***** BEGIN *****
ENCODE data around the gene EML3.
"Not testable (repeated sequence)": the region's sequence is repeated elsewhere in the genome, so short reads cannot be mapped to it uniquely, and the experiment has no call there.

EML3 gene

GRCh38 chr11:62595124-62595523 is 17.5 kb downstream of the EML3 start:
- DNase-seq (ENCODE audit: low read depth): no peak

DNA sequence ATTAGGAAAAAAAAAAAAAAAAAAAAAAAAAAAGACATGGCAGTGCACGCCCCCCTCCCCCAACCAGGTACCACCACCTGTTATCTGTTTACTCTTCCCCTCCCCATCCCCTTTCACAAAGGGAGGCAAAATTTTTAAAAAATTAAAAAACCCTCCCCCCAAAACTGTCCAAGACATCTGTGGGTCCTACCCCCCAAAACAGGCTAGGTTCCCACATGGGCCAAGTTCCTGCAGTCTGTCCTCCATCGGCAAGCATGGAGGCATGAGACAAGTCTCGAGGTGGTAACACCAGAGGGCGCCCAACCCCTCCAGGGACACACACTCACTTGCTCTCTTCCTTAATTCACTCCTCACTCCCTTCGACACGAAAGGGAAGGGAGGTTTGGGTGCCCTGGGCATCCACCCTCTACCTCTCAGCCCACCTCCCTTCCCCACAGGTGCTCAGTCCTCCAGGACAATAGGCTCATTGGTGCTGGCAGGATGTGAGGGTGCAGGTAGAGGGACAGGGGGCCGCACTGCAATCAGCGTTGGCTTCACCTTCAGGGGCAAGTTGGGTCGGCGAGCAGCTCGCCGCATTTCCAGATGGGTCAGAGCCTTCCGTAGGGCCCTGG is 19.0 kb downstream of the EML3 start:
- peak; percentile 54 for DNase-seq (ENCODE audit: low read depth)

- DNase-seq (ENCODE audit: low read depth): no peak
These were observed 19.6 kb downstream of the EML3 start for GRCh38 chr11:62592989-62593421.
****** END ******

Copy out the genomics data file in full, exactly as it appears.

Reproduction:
ENCODE data around the gene EML3.
"Not testable (repeated sequence)": the region's sequence is repeated elsewhere in the genome, so short reads cannot be mapped to it uniquely, and the experiment has no call there.

EML3 gene

GRCh38 chr11:62595124-62595523 is 17.5 kb downstream of the EML3 start:
- DNase-seq (ENCODE audit: low read depth): no peak

DNA sequence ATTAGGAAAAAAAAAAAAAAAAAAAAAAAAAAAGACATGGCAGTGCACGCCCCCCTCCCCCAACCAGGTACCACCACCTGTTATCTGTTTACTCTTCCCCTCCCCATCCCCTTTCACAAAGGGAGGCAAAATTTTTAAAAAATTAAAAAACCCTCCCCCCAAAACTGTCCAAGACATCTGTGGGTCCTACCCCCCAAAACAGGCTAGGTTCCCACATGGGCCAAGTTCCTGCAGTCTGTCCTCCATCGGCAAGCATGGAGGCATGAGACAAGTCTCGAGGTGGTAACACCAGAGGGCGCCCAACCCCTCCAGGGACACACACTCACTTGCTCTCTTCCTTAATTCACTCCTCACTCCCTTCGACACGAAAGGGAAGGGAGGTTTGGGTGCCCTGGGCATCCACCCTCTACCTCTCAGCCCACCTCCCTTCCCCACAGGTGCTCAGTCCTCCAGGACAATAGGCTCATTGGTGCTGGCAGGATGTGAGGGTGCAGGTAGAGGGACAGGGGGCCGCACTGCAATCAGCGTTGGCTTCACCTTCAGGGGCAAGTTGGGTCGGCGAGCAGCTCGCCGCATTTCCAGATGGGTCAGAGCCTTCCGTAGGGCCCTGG is 19.0 kb downstream of the EML3 start:
- peak; percentile 54 for DNase-seq (ENCODE audit: low read depth)

- DNase-seq (ENCODE audit: low read depth): no peak
These were observed 19.6 kb downstream of the EML3 start for GRCh38 chr11:62592989-62593421.